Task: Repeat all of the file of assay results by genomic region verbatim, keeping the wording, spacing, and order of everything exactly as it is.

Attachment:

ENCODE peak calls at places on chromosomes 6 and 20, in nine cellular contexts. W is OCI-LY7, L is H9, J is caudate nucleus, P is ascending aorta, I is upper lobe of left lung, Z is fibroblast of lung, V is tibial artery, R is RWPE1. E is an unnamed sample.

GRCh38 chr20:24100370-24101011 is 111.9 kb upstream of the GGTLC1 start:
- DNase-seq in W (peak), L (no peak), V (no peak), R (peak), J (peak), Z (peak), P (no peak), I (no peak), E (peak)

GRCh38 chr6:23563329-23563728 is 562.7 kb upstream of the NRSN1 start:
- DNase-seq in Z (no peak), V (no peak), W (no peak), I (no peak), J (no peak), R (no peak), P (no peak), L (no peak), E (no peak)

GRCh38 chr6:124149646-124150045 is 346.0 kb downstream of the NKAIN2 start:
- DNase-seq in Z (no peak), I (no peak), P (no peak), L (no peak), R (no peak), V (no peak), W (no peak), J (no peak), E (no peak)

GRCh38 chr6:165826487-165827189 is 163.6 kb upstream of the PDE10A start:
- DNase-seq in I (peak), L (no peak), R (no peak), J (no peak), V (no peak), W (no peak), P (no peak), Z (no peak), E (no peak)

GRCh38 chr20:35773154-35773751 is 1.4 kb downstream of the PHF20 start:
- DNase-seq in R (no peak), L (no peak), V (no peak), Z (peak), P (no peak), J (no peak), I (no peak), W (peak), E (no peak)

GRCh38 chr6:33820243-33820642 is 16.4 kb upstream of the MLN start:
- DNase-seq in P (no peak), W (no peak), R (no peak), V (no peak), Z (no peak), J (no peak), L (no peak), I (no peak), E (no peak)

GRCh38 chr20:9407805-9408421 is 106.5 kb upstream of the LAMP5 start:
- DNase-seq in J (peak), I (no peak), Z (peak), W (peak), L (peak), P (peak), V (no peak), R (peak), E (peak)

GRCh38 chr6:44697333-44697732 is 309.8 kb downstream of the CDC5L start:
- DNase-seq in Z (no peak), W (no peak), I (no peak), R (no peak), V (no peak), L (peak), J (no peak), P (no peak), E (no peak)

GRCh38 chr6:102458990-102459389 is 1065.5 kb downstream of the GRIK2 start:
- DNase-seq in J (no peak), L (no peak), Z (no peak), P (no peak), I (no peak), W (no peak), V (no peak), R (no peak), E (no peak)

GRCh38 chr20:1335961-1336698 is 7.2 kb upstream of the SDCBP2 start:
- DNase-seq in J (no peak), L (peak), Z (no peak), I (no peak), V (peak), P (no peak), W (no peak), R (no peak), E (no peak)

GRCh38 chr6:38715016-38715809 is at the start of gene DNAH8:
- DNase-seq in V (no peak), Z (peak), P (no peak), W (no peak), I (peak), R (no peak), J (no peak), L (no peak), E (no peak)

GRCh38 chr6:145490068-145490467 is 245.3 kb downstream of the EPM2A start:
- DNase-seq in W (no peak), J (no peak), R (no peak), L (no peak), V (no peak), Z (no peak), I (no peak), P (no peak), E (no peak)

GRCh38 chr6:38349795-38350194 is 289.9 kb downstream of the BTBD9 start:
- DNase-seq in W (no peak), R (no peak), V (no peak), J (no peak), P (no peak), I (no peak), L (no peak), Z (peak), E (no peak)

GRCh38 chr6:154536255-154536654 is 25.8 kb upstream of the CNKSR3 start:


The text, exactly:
ENCODE peak calls at places on chromosomes 6 and 20, in nine cellular contexts. W is OCI-LY7, L is H9, J is caudate nucleus, P is ascending aorta, I is upper lobe of left lung, Z is fibroblast of lung, V is tibial artery, R is RWPE1. E is an unnamed sample.

GRCh38 chr20:24100370-24101011 is 111.9 kb upstream of the GGTLC1 start:
- DNase-seq in W (peak), L (no peak), V (no peak), R (peak), J (peak), Z (peak), P (no peak), I (no peak), E (peak)

GRCh38 chr6:23563329-23563728 is 562.7 kb upstream of the NRSN1 start:
- DNase-seq in Z (no peak), V (no peak), W (no peak), I (no peak), J (no peak), R (no peak), P (no peak), L (no peak), E (no peak)

GRCh38 chr6:124149646-124150045 is 346.0 kb downstream of the NKAIN2 start:
- DNase-seq in Z (no peak), I (no peak), P (no peak), L (no peak), R (no peak), V (no peak), W (no peak), J (no peak), E (no peak)

GRCh38 chr6:165826487-165827189 is 163.6 kb upstream of the PDE10A start:
- DNase-seq in I (peak), L (no peak), R (no peak), J (no peak), V (no peak), W (no peak), P (no peak), Z (no peak), E (no peak)

GRCh38 chr20:35773154-35773751 is 1.4 kb downstream of the PHF20 start:
- DNase-seq in R (no peak), L (no peak), V (no peak), Z (peak), P (no peak), J (no peak), I (no peak), W (peak), E (no peak)

GRCh38 chr6:33820243-33820642 is 16.4 kb upstream of the MLN start:
- DNase-seq in P (no peak), W (no peak), R (no peak), V (no peak), Z (no peak), J (no peak), L (no peak), I (no peak), E (no peak)

GRCh38 chr20:9407805-9408421 is 106.5 kb upstream of the LAMP5 start:
- DNase-seq in J (peak), I (no peak), Z (peak), W (peak), L (peak), P (peak), V (no peak), R (peak), E (peak)

GRCh38 chr6:44697333-44697732 is 309.8 kb downstream of the CDC5L start:
- DNase-seq in Z (no peak), W (no peak), I (no peak), R (no peak), V (no peak), L (peak), J (no peak), P (no peak), E (no peak)

GRCh38 chr6:102458990-102459389 is 1065.5 kb downstream of the GRIK2 start:
- DNase-seq in J (no peak), L (no peak), Z (no peak), P (no peak), I (no peak), W (no peak), V (no peak), R (no peak), E (no peak)

GRCh38 chr20:1335961-1336698 is 7.2 kb upstream of the SDCBP2 start:
- DNase-seq in J (no peak), L (peak), Z (no peak), I (no peak), V (peak), P (no peak), W (no peak), R (no peak), E (no peak)

GRCh38 chr6:38715016-38715809 is at the start of gene DNAH8:
- DNase-seq in V (no peak), Z (peak), P (no peak), W (no peak), I (peak), R (no peak), J (no peak), L (no peak), E (no peak)

GRCh38 chr6:145490068-145490467 is 245.3 kb downstream of the EPM2A start:
- DNase-seq in W (no peak), J (no peak), R (no peak), L (no peak), V (no peak), Z (no peak), I (no peak), P (no peak), E (no peak)

GRCh38 chr6:38349795-38350194 is 289.9 kb downstream of the BTBD9 start:
- DNase-seq in W (no peak), R (no peak), V (no peak), J (no peak), P (no peak), I (no peak), L (no peak), Z (peak), E (no peak)

GRCh38 chr6:154536255-154536654 is 25.8 kb upstream of the CNKSR3 start: